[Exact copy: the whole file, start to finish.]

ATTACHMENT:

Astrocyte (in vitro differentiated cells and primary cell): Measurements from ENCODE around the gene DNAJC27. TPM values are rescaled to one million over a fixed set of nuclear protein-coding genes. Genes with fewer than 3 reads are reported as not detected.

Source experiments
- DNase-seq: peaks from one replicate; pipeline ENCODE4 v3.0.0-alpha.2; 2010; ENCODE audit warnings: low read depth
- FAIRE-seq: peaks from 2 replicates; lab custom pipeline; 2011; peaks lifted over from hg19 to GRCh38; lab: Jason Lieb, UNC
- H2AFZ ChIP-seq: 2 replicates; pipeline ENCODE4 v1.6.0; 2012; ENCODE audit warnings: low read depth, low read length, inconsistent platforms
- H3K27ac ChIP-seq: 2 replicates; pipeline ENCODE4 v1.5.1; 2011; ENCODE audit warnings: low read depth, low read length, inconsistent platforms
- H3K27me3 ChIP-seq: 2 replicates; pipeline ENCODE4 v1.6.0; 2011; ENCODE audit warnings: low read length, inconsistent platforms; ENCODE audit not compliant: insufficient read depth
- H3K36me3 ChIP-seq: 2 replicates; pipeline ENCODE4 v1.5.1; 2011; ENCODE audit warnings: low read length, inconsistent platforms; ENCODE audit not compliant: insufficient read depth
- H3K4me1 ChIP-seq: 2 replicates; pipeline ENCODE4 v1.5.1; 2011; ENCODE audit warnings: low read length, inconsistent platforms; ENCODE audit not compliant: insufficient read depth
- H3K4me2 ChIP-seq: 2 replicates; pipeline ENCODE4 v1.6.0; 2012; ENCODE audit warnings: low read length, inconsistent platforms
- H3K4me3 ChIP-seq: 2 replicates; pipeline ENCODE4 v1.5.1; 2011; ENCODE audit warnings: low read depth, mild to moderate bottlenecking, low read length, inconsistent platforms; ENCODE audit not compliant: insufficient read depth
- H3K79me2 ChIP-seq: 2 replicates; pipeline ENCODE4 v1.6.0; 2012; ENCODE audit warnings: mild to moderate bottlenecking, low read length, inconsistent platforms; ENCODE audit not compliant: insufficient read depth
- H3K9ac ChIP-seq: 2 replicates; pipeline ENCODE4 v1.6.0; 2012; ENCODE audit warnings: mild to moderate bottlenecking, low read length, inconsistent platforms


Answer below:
Astrocyte (in vitro differentiated cells and primary cell): Measurements from ENCODE around the gene DNAJC27. TPM values are rescaled to one million over a fixed set of nuclear protein-coding genes. Genes with fewer than 3 reads are reported as not detected.

Source experiments
- DNase-seq: peaks from one replicate; pipeline ENCODE4 v3.0.0-alpha.2; 2010; ENCODE audit warnings: low read depth
- FAIRE-seq: peaks from 2 replicates; lab custom pipeline; 2011; peaks lifted over from hg19 to GRCh38; lab: Jason Lieb, UNC
- H2AFZ ChIP-seq: 2 replicates; pipeline ENCODE4 v1.6.0; 2012; ENCODE audit warnings: low read depth, low read length, inconsistent platforms
- H3K27ac ChIP-seq: 2 replicates; pipeline ENCODE4 v1.5.1; 2011; ENCODE audit warnings: low read depth, low read length, inconsistent platforms
- H3K27me3 ChIP-seq: 2 replicates; pipeline ENCODE4 v1.6.0; 2011; ENCODE audit warnings: low read length, inconsistent platforms; ENCODE audit not compliant: insufficient read depth
- H3K36me3 ChIP-seq: 2 replicates; pipeline ENCODE4 v1.5.1; 2011; ENCODE audit warnings: low read length, inconsistent platforms; ENCODE audit not compliant: insufficient read depth
- H3K4me1 ChIP-seq: 2 replicates; pipeline ENCODE4 v1.5.1; 2011; ENCODE audit warnings: low read length, inconsistent platforms; ENCODE audit not compliant: insufficient read depth
- H3K4me2 ChIP-seq: 2 replicates; pipeline ENCODE4 v1.6.0; 2012; ENCODE audit warnings: low read length, inconsistent platforms
- H3K4me3 ChIP-seq: 2 replicates; pipeline ENCODE4 v1.5.1; 2011; ENCODE audit warnings: low read depth, mild to moderate bottlenecking, low read length, inconsistent platforms; ENCODE audit not compliant: insufficient read depth
- H3K79me2 ChIP-seq: 2 replicates; pipeline ENCODE4 v1.6.0; 2012; ENCODE audit warnings: mild to moderate bottlenecking, low read length, inconsistent platforms; ENCODE audit not compliant: insufficient read depth
- H3K9ac ChIP-seq: 2 replicates; pipeline ENCODE4 v1.6.0; 2012; ENCODE audit warnings: mild to moderate bottlenecking, low read length, inconsistent platforms